- By Carolyn Wells
- First published: USA: J.B. Lippincott, 1918
“To find a tale which is at once a good ghost story and a good mystery story is to feel that a very fat and juicy plum has been discovered in the midst of the somewhat doughy mass of contemporary fiction.” – New York Times
Nine New Yorkers rent a haunted house in the Vermont backwoods for a month to see if they can raise any spooks. A previous owner was murdered by his wife; his body disappeared from a locked room, and she went mad. Now, her spectre – a shawled woman with a death’s head – manifests by guests’ beds to offer them prussic acid and count down their remaining days. Two guests are told they will die at four o’clock … and they expire at the fatal hour, in the middle of afternoon tea. The murders are apparently insoluble: there was no trace of poison or violence; the food and drink couldn’t have been poisoned; yet both victims died within half a minute. And one of those bodies disappears from a locked room…
That mixture of horror and mystery, ha’nts and sleuthing would have thrilled the young John Dickson Carr. The situation reappears in his Man Who Could Not Shudder, twenty-odd years later (and in a few stories by Helen McCloy and Gladys Mitchell, among others).
This is one of Wells’s better detective stories. The build-up is excellent: candlesticks are swapped in the middle of the night, and the ghostly apparitions are suitably hair-raising. I won’t say who the victims are; it’s a startling choice, and bolder than I would have given Wells credit for. (She warned against it in her Technique of the Mystery Story.)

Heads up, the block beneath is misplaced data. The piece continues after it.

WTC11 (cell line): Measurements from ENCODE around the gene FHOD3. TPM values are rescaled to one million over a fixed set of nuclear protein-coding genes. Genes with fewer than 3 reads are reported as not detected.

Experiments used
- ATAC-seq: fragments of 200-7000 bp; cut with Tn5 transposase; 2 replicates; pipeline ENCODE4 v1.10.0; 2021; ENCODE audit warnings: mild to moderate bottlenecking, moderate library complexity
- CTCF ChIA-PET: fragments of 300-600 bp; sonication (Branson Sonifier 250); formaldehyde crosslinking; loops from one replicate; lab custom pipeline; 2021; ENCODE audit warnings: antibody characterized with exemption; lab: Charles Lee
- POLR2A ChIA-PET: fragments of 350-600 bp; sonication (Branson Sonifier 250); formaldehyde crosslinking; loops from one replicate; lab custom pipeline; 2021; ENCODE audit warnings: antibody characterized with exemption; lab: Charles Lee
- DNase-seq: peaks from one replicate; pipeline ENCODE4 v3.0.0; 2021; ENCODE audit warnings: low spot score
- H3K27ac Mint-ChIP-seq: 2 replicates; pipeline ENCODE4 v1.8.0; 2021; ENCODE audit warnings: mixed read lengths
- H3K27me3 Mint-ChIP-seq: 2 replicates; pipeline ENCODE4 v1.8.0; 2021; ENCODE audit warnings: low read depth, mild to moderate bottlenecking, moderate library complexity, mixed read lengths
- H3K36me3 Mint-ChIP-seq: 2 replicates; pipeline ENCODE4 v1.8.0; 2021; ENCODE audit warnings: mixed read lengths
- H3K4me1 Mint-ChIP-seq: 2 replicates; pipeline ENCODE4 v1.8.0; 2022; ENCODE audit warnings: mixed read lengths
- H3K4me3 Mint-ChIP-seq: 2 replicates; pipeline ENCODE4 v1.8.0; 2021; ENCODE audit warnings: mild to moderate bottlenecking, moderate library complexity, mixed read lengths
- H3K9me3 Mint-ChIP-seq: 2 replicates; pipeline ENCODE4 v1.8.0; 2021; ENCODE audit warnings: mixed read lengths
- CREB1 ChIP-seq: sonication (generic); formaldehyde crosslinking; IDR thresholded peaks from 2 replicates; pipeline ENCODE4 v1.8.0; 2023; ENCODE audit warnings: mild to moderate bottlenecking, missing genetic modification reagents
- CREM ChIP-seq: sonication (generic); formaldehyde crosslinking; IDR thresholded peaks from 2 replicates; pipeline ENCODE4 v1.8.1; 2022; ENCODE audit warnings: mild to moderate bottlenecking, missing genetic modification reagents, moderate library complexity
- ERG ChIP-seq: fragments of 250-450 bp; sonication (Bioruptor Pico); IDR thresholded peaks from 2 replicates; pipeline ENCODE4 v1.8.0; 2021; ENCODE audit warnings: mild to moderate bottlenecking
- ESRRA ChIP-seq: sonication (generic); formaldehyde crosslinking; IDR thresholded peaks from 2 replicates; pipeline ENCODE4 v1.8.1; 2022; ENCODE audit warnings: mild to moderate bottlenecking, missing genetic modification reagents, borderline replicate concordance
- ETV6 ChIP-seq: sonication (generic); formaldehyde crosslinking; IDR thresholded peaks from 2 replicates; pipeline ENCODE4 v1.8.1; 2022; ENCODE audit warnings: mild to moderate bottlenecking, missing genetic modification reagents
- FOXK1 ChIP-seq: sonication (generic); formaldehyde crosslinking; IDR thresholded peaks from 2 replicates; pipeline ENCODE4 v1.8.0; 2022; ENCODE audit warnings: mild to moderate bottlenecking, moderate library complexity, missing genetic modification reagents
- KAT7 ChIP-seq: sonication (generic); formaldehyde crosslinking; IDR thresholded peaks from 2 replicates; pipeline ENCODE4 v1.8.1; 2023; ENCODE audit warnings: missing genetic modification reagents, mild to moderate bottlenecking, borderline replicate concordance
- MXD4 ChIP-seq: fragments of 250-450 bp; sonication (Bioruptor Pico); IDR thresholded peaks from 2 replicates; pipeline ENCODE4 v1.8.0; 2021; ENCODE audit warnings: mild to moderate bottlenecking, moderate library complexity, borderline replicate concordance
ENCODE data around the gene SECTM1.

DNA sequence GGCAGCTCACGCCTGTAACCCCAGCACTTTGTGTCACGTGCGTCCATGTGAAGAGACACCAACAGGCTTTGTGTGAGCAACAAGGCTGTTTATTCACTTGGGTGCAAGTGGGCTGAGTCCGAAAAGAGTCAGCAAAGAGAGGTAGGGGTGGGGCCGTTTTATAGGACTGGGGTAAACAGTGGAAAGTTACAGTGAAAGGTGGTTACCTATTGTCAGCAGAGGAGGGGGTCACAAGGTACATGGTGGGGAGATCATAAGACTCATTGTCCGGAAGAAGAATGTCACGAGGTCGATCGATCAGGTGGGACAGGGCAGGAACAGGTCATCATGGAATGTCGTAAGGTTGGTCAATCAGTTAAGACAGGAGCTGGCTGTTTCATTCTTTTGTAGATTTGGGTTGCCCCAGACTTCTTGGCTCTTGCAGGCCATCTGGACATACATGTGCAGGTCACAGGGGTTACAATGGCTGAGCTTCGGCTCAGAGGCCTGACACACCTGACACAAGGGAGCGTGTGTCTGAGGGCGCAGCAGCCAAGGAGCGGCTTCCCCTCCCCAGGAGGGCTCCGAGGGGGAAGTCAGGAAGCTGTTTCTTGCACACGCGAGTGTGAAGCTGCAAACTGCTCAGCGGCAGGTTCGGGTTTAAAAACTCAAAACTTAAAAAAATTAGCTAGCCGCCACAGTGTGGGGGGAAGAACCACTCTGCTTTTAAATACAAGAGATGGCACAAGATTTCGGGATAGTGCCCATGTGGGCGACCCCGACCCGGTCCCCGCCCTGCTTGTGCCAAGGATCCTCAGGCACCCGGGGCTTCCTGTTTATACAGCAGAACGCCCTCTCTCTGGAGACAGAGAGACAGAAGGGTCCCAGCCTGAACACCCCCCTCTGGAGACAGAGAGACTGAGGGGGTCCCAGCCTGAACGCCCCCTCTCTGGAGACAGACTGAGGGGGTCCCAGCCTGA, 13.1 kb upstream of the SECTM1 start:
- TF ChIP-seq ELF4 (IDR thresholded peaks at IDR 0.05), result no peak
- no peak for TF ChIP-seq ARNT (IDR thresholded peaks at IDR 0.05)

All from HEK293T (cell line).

The murderer is a surprise. Looking back, careful reading of the murder scene tells you who and how; so does another incident (gur Bhvwn obneq points clearly to one of two people). On the other hand, we can’t really guess the motive (a telegram from Chicago reveals the villain’s past), and we should have been told about the oiled doors. There is, of course, a secret passage for the ‘ghost’ to use, but not to commit the murders. The method is not desperately ingenious; anyone expecting a brilliant Carr solution will be disappointed. Making a certain person more culpable would also have improved the story.
See also J.F. Norris’s review.
Boston Transcript (9th October 1918, 400w): This is certainly an unusual detective story. The solution is distinctly a surprise.
Nation (19th October 1918, 190w): It is folly for the reader to look for anything like characterisation or consecutive human action in this variety. It is also risky for the story-teller to pretend even for a moment that his puppets are alive.
New York Times (27th October 1918, 350w): To find a tale which is at once a good ghost story and a good mystery story is to feel that a very fat and juicy plum has been discovered in the midst of the somewhat doughy mass of contemporary fiction.
A Catalogue of Crime (Barzun & Taylor, 1989): The scene is a haunted house somewhere in the Green Mountains of Vermont, visited by a ghost-hunting party. Spectres and Ouija boards predict deaths that duly occur. General dismay until Pennington Wise and his girl assistant Zizi come and discover the plot beneath the spiritism. Some clues and some detection but no real characterisation and little probability. A serious flaw, if mentioned, would give away the solution.